Jay Butler produces loafers. I have three pair. They are remarkable on three counts. First, the quality. The leather is as fine as you can find anywhere, any price. I am not at all into shoe production, Jeffers REALLY is. I asked him about how he got these shoes to fit the way they do, to feel the way they do, with these materials. Here’s what he said:
“The leather we use for the lining leather is superb and very supple, designed to absorb sweat and reduce blisters. I told the factory that I wanted the foot to be the lobster and the leather to be the melted butter.”
Nailed it, Justin. Second, the design. Jeffers’ design is spot on Trad, but it looks better than other loafers. I couldn’t figure out exactly why, so I went to the web site and discovered that the sole is a scootch (did I spell that right?) thinner, the heel is proportioned accordingly (and just right, I might add) and the vamp is a little lower, so you see a little more of the foot (which, in addition to making the shoe look a little better, actually makes it feel more like a moccasin). Don’t know what the vamp of a shoe is? I didn’t either. Here:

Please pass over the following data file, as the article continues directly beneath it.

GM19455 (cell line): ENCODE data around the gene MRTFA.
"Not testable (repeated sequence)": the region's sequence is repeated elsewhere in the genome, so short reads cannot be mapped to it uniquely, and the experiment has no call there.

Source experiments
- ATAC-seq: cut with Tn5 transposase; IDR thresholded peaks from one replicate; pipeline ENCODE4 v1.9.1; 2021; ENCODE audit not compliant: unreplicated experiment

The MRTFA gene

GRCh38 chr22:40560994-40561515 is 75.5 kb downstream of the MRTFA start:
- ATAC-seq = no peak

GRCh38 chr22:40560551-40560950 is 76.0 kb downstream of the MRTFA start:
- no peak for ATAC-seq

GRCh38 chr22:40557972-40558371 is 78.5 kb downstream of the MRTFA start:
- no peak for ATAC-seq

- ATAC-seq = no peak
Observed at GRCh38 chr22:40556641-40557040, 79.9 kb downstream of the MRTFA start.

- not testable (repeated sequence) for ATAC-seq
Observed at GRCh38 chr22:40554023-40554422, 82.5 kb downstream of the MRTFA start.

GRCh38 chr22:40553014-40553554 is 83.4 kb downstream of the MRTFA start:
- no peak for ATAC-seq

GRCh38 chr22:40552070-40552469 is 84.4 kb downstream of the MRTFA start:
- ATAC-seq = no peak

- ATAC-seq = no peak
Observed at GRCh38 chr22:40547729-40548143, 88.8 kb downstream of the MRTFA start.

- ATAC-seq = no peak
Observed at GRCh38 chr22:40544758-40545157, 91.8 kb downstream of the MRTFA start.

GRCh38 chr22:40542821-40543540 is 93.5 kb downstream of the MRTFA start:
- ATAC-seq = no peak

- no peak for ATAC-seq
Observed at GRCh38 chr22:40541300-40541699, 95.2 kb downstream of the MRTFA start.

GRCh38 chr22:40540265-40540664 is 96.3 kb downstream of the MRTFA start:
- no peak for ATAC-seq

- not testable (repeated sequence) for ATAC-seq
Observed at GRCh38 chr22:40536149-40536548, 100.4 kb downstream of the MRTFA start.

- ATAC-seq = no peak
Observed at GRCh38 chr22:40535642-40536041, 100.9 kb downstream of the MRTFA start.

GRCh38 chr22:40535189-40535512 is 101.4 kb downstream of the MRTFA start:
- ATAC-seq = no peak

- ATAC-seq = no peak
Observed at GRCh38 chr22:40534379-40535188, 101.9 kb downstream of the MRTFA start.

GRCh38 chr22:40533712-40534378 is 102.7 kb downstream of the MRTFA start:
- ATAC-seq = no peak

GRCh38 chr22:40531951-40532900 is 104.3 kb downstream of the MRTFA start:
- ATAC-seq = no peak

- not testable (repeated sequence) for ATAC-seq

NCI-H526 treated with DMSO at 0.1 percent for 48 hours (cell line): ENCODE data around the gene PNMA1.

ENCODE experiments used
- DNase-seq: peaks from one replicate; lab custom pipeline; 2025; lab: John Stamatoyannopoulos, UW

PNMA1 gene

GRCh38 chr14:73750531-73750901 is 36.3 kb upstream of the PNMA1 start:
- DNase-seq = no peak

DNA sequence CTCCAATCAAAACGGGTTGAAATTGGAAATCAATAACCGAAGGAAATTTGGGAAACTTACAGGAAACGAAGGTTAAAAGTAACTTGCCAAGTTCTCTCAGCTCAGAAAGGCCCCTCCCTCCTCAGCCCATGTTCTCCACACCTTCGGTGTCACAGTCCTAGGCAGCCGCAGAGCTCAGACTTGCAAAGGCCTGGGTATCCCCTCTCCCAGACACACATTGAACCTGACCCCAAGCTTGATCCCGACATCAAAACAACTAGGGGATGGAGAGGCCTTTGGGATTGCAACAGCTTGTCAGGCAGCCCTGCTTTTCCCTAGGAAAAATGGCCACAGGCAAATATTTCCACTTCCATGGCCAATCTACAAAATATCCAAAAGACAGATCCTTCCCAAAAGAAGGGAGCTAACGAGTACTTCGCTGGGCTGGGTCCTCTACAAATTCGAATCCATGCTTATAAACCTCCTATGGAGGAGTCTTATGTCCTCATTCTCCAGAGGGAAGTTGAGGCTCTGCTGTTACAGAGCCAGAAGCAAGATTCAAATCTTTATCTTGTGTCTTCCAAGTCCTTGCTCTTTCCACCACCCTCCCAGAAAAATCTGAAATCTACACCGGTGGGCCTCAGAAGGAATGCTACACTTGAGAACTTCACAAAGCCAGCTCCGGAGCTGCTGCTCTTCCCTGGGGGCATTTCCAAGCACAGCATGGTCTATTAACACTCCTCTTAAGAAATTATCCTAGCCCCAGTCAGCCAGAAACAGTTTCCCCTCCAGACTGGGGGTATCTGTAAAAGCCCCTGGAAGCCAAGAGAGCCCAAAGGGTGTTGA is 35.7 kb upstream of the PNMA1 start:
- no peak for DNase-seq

The materials and build, as good as you can buy. The design – a take on the loafer that improves it in terms of both form and function. So I am willing to pay, man. I have owned Gucci loafers, bought them at Nordstrom from a personal shopper just before I got sick, paid like $800 for them. In retrospect, that was probably a sign I was getting sick, but that is another post. Think I paid $800 for them. I have three pair of Jay Butler shoes, so the math in my head was $2,400. I won’t ruin the website for you here, but suffice to say that got all three pair for less than I paid the otherwise visually impaired personal shopper at Nordstrom for one pair of Gucci’s AND I got a belt from Jay Butler too, and was still under my cap.
It’s as if a clothes designer and a sculptor decided to collaborate on a classic. So I asked Jeffers how he got into the business: